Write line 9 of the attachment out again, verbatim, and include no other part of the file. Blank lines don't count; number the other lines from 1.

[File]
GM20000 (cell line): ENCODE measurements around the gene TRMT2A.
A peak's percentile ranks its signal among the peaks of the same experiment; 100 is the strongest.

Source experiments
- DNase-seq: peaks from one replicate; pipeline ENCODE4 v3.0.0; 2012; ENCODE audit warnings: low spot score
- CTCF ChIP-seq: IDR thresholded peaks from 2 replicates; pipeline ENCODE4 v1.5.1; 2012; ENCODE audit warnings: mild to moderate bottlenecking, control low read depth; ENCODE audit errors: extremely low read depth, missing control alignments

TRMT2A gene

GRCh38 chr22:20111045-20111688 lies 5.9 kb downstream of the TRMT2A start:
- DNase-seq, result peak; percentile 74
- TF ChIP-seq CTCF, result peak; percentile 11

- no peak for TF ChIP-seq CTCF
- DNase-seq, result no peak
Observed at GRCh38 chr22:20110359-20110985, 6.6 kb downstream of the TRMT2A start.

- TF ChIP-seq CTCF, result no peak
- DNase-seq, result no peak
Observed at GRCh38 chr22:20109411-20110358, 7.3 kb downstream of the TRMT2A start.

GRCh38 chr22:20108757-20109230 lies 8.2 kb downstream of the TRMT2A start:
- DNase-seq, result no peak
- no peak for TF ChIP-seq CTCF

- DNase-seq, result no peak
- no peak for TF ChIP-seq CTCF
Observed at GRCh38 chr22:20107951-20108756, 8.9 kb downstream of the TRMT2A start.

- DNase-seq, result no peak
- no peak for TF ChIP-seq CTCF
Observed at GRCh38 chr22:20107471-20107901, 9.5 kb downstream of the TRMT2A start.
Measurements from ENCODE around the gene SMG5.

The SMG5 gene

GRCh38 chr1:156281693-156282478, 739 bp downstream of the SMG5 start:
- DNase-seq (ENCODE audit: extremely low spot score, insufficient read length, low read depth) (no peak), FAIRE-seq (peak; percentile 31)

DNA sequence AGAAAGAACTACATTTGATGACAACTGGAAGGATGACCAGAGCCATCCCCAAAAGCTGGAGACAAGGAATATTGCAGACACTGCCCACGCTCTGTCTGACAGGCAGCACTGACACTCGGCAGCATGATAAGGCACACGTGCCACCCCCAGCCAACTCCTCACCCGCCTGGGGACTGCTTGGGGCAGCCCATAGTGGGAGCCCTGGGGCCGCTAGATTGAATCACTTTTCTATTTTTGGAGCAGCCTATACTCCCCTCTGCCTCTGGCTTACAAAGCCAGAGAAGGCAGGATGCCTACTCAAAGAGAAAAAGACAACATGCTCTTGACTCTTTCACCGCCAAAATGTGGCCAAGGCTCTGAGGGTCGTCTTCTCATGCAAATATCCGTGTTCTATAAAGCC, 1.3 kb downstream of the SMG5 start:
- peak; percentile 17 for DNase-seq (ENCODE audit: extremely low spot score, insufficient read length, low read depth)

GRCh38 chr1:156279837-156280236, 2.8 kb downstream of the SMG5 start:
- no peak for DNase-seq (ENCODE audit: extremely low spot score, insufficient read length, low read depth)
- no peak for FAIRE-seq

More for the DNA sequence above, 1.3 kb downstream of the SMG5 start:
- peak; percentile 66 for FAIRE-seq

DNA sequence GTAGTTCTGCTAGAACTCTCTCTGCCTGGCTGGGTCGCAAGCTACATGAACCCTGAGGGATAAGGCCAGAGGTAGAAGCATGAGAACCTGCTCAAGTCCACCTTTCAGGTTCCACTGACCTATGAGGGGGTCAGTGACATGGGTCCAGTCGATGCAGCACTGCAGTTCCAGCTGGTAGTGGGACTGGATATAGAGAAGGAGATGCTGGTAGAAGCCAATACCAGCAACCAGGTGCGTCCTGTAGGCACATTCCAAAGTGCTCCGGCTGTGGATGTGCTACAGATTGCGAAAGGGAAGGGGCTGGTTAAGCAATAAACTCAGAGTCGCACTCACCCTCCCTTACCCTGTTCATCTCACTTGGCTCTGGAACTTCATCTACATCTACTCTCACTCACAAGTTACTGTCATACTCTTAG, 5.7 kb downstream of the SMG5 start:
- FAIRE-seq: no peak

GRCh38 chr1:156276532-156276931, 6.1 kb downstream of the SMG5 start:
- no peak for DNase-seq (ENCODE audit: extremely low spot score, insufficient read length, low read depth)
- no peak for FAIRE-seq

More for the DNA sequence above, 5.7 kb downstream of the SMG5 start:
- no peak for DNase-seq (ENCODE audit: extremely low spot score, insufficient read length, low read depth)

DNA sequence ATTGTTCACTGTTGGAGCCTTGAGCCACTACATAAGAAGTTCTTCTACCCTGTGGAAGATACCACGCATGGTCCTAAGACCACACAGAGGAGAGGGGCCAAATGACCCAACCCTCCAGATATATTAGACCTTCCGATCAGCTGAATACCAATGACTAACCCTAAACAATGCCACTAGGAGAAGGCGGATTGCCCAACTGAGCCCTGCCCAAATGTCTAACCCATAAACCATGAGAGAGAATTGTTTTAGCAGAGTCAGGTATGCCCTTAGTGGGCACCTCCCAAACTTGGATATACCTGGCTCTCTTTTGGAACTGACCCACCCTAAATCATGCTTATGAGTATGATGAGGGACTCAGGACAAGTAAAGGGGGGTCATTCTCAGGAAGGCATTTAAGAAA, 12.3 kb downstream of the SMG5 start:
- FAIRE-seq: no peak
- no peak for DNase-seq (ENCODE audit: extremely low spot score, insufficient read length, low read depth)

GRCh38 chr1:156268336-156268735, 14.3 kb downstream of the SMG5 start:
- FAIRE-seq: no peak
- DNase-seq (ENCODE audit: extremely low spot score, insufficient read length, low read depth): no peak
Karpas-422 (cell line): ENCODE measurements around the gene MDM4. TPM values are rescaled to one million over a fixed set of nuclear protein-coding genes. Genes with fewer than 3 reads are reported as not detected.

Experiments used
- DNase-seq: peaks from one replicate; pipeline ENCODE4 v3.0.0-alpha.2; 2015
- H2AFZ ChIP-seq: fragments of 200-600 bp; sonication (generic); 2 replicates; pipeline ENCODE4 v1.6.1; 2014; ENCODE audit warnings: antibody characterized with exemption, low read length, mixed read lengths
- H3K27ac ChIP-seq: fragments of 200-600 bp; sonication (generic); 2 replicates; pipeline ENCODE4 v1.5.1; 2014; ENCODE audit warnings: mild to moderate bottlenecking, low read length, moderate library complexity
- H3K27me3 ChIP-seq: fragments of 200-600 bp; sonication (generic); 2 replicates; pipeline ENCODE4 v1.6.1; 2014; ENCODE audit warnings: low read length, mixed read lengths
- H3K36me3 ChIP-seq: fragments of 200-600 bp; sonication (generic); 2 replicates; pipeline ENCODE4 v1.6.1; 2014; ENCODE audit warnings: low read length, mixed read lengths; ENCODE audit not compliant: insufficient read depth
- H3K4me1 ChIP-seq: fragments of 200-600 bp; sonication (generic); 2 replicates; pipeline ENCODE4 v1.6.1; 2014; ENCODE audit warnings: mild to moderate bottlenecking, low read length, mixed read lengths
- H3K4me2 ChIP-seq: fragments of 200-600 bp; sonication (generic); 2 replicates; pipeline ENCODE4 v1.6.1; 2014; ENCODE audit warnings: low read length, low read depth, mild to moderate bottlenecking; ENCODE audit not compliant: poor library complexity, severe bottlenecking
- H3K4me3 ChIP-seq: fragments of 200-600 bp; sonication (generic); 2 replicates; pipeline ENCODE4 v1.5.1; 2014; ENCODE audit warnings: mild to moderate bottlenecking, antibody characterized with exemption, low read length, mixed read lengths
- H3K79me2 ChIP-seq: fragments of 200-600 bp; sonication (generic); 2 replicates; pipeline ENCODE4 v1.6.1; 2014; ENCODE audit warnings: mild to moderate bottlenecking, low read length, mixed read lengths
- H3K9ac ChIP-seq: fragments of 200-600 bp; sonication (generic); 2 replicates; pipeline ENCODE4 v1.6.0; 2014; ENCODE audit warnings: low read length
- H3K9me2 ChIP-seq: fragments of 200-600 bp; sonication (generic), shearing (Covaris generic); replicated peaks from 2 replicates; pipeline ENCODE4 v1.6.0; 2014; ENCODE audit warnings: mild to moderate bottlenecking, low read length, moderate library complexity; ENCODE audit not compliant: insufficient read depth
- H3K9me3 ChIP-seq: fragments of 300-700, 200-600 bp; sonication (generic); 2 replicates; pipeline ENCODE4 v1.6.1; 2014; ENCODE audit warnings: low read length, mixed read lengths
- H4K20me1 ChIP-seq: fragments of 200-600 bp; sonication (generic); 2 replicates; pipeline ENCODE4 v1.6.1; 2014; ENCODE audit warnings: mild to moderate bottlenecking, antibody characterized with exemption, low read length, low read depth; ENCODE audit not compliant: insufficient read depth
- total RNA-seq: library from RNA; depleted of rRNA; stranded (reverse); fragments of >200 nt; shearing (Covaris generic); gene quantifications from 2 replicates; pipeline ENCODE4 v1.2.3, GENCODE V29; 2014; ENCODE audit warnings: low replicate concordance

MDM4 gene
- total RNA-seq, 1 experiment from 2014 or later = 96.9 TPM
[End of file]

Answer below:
- TF ChIP-seq CTCF, result peak; percentile 11